1) Buy the right wines.
It looks like you’re doing well here. (But if you are in any doubt: try these!)
2) Store your bottles well.
Find somewhere with a stable temperature, preferably cool. The stability is as important as the temperature itself. Wines with corks should be on their sides, and all wines will prefer to be in the dark.
3) Store long enough, but not too long.
Our white and rosé wines can be drunk young, and will be good for a few years, say 3 to 5. The merlot cabernet and the reserve white will both be good for over 10 years, and both will evolve slightly over that time. The reserve red is probably best between 5 and 10 years, but should be great still up to 15 years (or longer). The dessert wine could outlast all of us.
4) Get the temperature right.
The simple rule for white wines is that they should be served cold, but not too cold. On a hot day there’s nothing better than a cold glass of Sauvignon or rosé, but be careful not to serve too cold as you might dumb down the lovely flavours. In practice this could mean getting the wine out of the fridge before you want to serve it, and this is especially important with the Reserve white.
The reds on the other hand are often served too warm, so may benefit from a bit of time in the fridge and that’s especially the case with the Merlot Cabernet. A little cooler than normal room temperature is a good starting point.
If you’re looking for greater precision on this topic, then further research will show that different temperatures are advised for different grape varieties. But as we’re doing GCSE not degree level here, we will move on.
5) Open your wine at the right time.
When’s the right time? It depends on the wine … you’ll see that’s a reliable answer for just about all the points we have mentioned!
For the rosé and the white wines, opening shortly before you serve the wine is fine, and there is no great advantage in letting your wine breathe for hours beforehand.
For the younger red wines, then it’s often worth encouraging a certain amount of aeration. The aeration will soften the tannins and allow some of the flavours to open up. Opening the bottle alone will not do a great deal; the neck of the bottle is so narrow that there’s not a great deal of aeration.
Swirling the wine in your glass is effective, easy and quick, but be careful you don’t launch droplets onto your neighbour’s lap … never a cool move. More reliable might be double decanting about an hour before you drink it. Just pour the contents of your bottle into a jug, and then pour it back into the bottle, clearing away any residual sentiment as you do so.
One word of caution here. If you keep your fine wines for decades, then there’s less need to aerate. Very old wines should be treated as if they are very fragile and not exposed to the world for very long. It’s those robust young, full-bodied, reds that can be poured vigorously from bottle to decanter. Like humans, old wines should be handled gently and with respect.
6) Use the right wine glass.
In most cases, we would favour stemmed, large glasses, made from thin glass. The ideal shape having a bowl that tapers at the top to capture all the lovely ripe aromas. Treat yourself to a glass that would hold most of the bottle … and resist the temptation to fill it to the top!
For a well-written and fuller commentary on choosing wine glasses, try this link: https://guides.wsj.com/wine/wine-tips-and-tricks/how-to-select-a-good-wine-glass/
7) Drink it before it loses flavour after opening.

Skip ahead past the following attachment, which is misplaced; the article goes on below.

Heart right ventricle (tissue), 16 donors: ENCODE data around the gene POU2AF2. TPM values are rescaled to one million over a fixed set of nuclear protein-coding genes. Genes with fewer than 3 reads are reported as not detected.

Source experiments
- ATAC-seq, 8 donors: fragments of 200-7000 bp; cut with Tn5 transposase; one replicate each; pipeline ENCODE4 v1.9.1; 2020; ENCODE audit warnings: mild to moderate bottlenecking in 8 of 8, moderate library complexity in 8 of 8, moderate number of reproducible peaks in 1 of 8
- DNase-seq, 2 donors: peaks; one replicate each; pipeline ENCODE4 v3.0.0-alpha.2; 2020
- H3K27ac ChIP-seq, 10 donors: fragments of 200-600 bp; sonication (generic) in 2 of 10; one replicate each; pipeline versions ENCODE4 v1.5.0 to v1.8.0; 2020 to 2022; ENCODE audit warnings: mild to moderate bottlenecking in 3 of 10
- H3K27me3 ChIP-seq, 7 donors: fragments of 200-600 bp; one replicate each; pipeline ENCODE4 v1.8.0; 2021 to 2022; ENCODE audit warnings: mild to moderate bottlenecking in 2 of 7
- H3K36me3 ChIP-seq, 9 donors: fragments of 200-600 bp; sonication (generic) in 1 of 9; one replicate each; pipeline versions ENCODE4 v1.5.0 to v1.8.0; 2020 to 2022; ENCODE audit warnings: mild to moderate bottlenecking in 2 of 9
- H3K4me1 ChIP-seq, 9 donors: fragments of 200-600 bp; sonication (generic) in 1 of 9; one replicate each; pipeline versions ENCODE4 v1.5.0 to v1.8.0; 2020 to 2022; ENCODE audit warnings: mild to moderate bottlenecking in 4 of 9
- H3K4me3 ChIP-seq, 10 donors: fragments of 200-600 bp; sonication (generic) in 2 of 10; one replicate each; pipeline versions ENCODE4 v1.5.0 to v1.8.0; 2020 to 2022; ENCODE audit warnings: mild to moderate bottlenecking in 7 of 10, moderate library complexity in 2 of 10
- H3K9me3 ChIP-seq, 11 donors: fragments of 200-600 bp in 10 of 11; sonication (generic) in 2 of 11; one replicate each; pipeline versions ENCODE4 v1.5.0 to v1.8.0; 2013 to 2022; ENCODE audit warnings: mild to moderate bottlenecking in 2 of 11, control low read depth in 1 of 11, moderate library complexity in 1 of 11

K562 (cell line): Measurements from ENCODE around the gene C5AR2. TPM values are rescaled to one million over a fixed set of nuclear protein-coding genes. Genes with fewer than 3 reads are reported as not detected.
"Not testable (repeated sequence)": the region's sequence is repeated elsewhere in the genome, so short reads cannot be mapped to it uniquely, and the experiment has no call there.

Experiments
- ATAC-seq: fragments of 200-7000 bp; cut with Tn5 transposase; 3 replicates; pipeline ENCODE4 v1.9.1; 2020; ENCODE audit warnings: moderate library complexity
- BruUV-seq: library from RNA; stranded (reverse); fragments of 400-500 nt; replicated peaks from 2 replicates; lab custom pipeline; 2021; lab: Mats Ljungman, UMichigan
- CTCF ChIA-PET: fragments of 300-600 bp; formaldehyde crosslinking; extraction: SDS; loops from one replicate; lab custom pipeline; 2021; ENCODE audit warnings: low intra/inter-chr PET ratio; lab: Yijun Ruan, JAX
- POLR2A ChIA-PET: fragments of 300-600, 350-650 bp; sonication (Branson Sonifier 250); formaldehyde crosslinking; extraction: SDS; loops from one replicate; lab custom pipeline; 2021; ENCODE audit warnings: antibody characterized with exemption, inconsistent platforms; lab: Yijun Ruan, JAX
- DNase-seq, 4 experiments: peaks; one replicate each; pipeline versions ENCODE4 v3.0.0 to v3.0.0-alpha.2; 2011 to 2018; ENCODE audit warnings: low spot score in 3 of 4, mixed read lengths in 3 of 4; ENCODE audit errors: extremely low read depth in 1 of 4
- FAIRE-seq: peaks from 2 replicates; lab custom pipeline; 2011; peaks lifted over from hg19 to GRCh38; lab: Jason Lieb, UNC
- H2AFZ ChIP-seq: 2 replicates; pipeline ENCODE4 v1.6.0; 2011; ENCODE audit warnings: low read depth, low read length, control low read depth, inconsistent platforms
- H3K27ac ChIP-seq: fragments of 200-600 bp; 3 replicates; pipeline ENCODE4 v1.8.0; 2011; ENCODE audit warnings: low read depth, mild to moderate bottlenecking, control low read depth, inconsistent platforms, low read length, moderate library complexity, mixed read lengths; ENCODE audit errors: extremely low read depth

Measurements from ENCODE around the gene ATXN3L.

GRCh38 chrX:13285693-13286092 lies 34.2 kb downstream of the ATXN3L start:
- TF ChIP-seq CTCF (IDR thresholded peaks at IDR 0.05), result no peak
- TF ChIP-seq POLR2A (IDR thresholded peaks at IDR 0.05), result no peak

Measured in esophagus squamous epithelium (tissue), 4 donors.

You love the wine but for once you can’t finish the bottle. The whites and rosés should be fine in the fridge for three to four days and the reds even longer especially if also stored in the fridge. There are also lots of gadgets that will help to keep the wine fresh for even longer, from the widely available Vacuvin to the Corovin.
We also quite like the rather lovely ETO Wine Decanter and if price is not an issue then there is always the Enomatic machine.
8) Know what you’re drinking.
For many wine enthusiasts, knowing a little about the wine they’re drinking is likely to enhance the experience. The taste might not improve by understanding the challenges for the wine maker of that particular vintage, but the appreciation and enjoyment might.
9) Drink with the right foods.
Going local is a great place to start, so the red wines of Grand Mayne tend to be great with duck, and the whites with goats cheese, for example.
But more generally, the rules are that delicate flavours go with delicate wines, fruity food flavours need fruity wines and richer, high fat and more powerful flavours are complemented by bigger wines, like the Grand Mayne reserves.
Simple food also usually means simple flavours in your wine.
Then there’s the influence of salt which is best balanced with a little acidity in the wine.
And finally, we should mention “unami”, the fifth taste, relating to the savoury flavours found in broths and cooked meats. These flavours are best unwrapped by matching, for example, a good Cabernet Sauvignon (or perhaps the Grand Mayne Reserve red) for an extra layer of deliciousness in both the food and the wine.
10) Drink according to the lunar calendar.
We’ve all experienced drinking wines that taste fabulous on certain days and then, disappointingly, less wonderful on other days. Could it be the weather, your mood, the gin and tonic you had beforehand or even the people you’re with?
All of these factors may have some influence. But there’s also the phases of the moon! This is not something that any of us at Grand Mayne do much in practice, but there are some people who swear by it.
The biodynamic cycle suggests that fruit days are the best days to be drinking wine. Interestingly, the next fruit days are a week from now, and coincide with the opening of pubs and restaurants in England. Good timing, perhaps.